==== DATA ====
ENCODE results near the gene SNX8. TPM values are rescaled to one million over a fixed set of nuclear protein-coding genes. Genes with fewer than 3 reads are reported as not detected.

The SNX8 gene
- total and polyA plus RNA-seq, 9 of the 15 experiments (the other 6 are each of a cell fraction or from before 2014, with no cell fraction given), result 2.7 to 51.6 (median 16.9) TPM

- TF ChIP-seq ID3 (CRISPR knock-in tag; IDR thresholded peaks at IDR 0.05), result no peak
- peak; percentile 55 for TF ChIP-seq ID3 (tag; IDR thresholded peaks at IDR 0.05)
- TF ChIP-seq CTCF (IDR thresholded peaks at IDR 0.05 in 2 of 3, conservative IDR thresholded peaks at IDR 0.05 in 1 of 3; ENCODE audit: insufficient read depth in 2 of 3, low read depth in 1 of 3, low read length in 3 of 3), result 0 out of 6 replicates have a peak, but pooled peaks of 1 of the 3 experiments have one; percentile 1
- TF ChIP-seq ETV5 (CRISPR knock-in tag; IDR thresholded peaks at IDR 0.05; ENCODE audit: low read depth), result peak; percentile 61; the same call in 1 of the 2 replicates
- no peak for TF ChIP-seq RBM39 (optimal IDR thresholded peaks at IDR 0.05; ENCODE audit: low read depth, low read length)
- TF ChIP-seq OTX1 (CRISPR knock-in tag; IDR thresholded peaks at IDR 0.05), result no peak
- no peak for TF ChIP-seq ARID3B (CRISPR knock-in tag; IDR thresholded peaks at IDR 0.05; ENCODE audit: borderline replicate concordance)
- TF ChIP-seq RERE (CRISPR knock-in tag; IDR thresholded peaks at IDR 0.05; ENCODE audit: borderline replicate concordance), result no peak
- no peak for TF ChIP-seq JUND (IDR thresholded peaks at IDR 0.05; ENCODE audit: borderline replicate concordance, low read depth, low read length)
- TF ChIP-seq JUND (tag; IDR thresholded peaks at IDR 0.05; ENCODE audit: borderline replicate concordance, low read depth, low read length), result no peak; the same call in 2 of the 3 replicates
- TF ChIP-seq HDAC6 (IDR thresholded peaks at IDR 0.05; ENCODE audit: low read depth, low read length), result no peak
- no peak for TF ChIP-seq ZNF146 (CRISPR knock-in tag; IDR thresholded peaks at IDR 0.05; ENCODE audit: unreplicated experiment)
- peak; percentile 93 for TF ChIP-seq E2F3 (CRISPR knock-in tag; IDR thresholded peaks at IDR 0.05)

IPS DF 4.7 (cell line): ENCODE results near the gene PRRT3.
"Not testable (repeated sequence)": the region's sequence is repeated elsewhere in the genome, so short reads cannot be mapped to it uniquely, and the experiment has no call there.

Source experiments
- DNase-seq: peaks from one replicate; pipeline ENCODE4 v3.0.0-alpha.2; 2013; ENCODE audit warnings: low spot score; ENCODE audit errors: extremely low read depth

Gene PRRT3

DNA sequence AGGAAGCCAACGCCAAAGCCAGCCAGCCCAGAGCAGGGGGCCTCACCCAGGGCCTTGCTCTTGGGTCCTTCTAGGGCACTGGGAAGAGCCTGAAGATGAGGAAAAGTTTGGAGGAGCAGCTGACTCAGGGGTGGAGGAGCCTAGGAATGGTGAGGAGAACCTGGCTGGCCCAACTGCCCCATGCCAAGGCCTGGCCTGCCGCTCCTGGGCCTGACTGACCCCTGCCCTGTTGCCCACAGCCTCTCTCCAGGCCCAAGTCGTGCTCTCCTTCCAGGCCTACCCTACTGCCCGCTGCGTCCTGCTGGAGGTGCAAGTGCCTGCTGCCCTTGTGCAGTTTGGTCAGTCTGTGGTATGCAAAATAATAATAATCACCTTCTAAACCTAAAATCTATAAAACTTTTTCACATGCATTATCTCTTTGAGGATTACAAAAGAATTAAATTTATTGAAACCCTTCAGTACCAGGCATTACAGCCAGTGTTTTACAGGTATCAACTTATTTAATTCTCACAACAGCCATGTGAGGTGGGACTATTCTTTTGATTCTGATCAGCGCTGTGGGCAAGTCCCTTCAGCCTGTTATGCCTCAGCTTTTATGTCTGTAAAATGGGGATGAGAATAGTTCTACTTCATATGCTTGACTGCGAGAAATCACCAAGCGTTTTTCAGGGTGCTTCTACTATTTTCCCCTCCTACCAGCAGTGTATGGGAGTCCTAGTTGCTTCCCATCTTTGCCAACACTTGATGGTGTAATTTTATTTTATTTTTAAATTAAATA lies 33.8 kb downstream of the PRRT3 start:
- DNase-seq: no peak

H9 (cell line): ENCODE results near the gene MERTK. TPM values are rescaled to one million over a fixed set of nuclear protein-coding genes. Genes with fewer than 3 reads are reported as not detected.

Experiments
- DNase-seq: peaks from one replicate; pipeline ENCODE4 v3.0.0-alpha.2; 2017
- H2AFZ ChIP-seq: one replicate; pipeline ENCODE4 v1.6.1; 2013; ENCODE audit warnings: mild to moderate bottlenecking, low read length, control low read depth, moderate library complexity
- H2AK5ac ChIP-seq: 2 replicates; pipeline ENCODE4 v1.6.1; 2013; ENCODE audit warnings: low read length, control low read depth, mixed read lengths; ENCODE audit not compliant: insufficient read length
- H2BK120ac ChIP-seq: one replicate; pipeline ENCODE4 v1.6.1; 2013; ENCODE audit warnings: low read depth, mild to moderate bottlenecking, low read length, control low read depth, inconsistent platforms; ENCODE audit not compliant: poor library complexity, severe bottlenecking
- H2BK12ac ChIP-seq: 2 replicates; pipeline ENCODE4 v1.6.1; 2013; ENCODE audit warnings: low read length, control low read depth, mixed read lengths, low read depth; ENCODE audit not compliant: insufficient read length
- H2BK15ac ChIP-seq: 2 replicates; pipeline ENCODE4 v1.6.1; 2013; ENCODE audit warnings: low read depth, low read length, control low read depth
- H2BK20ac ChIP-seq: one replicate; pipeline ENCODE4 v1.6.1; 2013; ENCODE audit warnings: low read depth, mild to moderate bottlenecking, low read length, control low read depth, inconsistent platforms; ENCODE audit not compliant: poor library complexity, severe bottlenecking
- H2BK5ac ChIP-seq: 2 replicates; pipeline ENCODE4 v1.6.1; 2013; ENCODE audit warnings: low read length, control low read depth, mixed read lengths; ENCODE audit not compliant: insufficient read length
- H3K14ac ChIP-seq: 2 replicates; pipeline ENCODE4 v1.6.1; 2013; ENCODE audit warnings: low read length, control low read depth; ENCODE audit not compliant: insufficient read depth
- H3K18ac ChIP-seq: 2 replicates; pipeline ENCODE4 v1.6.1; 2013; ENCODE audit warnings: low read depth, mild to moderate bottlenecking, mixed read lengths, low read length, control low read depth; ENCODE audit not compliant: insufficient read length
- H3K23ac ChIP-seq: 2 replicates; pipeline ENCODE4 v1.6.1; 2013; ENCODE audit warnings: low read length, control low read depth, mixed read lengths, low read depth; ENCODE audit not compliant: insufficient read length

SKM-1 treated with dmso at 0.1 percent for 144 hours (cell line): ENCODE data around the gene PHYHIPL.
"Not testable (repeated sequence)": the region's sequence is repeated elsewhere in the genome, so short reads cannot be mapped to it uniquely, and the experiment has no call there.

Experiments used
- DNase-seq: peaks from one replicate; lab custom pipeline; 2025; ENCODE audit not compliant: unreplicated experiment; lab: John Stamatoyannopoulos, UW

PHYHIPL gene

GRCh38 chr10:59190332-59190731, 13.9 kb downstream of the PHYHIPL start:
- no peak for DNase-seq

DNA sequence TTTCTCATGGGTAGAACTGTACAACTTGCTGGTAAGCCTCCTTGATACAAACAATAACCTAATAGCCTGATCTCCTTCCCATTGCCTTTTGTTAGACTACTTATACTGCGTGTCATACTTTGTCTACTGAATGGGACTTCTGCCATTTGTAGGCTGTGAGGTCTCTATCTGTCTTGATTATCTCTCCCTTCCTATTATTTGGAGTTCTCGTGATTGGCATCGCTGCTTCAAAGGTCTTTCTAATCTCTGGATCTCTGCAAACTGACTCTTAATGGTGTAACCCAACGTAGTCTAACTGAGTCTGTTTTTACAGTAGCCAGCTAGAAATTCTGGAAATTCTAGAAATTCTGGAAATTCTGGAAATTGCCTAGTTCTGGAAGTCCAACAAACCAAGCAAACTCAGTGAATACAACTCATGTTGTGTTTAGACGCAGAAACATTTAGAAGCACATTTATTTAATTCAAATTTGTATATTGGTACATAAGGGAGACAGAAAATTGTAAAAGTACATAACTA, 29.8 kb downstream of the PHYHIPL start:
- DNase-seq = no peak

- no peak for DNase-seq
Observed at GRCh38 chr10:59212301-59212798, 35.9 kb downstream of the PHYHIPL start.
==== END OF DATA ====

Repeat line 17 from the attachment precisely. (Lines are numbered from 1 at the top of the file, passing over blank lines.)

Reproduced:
IPS DF 4.7 (cell line): ENCODE results near the gene PRRT3.